If you asked her to describe her story, Molly West would use the word “resurrected.”
Molly was raised in a culturally Christian household, that is, one that goes to church sometimes but doesn’t have a lot to do with Jesus. “We would go to church on the holidays, but I never really knew who Jesus was or what the gospel was.”
This weak worldview would be put to the test when her parents got a divorce––and it was a test that Christ-less religion couldn’t pass. With few tools to deal with or make sense of suffering, Molly struggled with anxiety and depression and eventually withdrew from close friends.
At this point in her life, Molly says that she may have heard the gospel once or twice, but she had yet to understand what it was and the real impact it could have on a person’s life. She felt like she was doing the Christian thing; but she realizes now that she really wasn’t.
After finishing high school, Molly thought she had the entire plan of her life mapped out. She had high aspirations of joining the same sorority as her older sister and earning a degree in petroleum engineering––from there, she thought, her life would be set. In the Spring semester of her Freshman year, she transferred to Texas Tech and was given a membership invitation to her dream sorority. Molly’s older sister had been Vice President and was very popular amongst her peers so she knew that she would have big shoes to fill, but she was excited for the challenge.
Then, just as everything felt like it was falling into place, it started to fall apart.
Three days into her New Member Period, some of Molly’s past sin made its way to the light. Then it went under a flood light as her mistake became public. Word made its way to the executive board of her sorority and Molly would have to face the consequences. “I was released from my New Member Period, which means I got kicked out.”
Molly felt as though every single thing she had put hope and faith in was lost. She experienced a lot of shame––shame for what she had done to herself, her name, and her sister’s good name. In the following days, Molly found herself looking around her dorm and saying to herself, “I don’t know who I’m going to be.”
Unfortunately, Molly fell into the wrong crowd quickly thereafter. She started on a downward spiral that would last all the way until the beginning of her junior year. Her life of sin would only beget shame and more sin. “I would wake up and just feel so dead and so full of shame, just not knowing where to turn next, except to the same friends who were doing the same things and they would say it was funny and that it was okay. So I just kept doing it.”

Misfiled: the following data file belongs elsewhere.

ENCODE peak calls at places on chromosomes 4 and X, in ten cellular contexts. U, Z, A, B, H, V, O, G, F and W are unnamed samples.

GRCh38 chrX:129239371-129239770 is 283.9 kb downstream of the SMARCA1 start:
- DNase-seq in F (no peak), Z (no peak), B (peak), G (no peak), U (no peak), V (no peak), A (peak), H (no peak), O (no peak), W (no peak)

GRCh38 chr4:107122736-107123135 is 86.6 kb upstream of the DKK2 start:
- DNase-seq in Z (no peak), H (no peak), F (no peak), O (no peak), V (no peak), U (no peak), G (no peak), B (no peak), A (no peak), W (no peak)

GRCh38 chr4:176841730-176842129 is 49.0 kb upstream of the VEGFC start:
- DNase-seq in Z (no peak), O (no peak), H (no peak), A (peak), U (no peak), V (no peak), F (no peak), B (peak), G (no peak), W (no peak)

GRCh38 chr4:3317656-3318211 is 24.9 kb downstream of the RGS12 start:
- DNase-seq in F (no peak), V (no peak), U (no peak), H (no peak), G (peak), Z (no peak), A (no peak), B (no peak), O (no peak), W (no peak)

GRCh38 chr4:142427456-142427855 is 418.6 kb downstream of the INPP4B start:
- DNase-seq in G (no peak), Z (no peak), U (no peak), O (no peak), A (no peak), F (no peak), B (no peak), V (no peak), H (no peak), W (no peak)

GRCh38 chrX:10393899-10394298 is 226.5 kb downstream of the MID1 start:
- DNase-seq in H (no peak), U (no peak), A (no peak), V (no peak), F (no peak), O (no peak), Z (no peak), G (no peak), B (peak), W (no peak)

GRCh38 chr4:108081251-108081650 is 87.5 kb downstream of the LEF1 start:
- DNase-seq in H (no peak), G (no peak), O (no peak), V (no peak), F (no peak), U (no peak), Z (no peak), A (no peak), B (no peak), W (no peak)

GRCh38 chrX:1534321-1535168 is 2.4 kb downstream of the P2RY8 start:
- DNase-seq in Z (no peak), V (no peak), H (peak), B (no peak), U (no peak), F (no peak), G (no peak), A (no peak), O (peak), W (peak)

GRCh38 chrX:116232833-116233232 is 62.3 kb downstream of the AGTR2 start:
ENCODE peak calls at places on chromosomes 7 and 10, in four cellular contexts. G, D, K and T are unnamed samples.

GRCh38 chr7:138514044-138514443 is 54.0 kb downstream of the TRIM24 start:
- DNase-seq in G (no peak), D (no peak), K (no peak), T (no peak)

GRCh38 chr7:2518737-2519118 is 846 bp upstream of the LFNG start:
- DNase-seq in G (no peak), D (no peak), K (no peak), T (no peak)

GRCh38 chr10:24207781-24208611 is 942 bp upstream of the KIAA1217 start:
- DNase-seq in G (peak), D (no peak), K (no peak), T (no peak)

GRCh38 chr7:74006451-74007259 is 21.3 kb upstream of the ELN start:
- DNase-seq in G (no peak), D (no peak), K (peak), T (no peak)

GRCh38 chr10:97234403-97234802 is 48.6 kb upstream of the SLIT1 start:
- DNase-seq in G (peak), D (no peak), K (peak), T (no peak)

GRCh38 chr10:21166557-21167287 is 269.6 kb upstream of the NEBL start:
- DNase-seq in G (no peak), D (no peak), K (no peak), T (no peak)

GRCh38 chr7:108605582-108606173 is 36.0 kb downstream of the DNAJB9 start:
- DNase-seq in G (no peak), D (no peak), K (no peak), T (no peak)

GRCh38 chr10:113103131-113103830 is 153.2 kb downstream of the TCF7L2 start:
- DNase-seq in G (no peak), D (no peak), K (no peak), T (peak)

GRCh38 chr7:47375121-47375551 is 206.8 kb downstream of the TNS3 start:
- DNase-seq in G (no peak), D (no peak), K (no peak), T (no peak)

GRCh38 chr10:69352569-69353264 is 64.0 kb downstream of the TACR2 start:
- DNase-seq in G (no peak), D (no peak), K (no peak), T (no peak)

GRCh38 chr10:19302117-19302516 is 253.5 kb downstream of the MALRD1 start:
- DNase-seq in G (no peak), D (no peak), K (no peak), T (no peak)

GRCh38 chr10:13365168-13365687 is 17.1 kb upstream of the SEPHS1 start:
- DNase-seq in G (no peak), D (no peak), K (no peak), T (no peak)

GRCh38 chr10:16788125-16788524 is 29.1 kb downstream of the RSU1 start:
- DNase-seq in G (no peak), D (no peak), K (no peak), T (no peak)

During her junior year, Molly helped start a chapter of the sorority she is currently a member of and, as a result, started going to a college ministry geared toward Greek organizations. While she was there Molly met a girl named Courtney, and it was obvious that there was something different about her.
She sensed that Courtney’s view of Christianity was different, which made Molly look at her own life differently.
“All along I thought that I was doing it. I thought that I had everything I needed in my faith. I had a Bible, I prayed every once in awhile, I even asked God for forgiveness on mornings that I woke up and felt full of shame. But she shined. She was just joyful, and she put her hope in something that I just didn’t understand and I couldn’t explain.”
Within two weeks of meeting Courtney, Molly made up her mind that she was going to be the same thing, that she was going to exude the same type of joy and light she had seen in Courtney. She wanted to stop her former ways of life: over-drinking, partying, and all the things that come with those. She tried. And tried. And tried some more. She even started meeting with a girl from Redeemer weekly to talk about life and godliness. But she failed so much.
“The more I tried, the more I failed.”
That winter she haphazardly attended a conference put on by a campus ministry. While at this conference, Molly had the greatest of wake up calls. “Everything clicked. I realized how good of a plan God has for me and I realized how broken not only I am but how broken our world is. And to solve that problem, God sent his only Son to die on the cross for our sins. I learned that it’s not enough to just know that, I needed to believe it and to put my hope and trust in it, rather than anything of this world.”
“I had tried so hard to change on my own for months. But the moment God took over, there was a drastic difference in the way I saw what I had been chasing after, and all the things I had struggled to really give over to God were finally his. He had changed me and changed my desires.” She describes her way of life now, her interests and desires, as a “complete 180.”
Now the chaplain of her sorority, Molly knows full-well the kind of influence her story is having on her sisters. “Girls in my chapter saw that change. I think that’s what’s so cool about being the chaplain now is that they get to see what it looks like to go from that darkness to that light and from death to being so full of life in Christ.”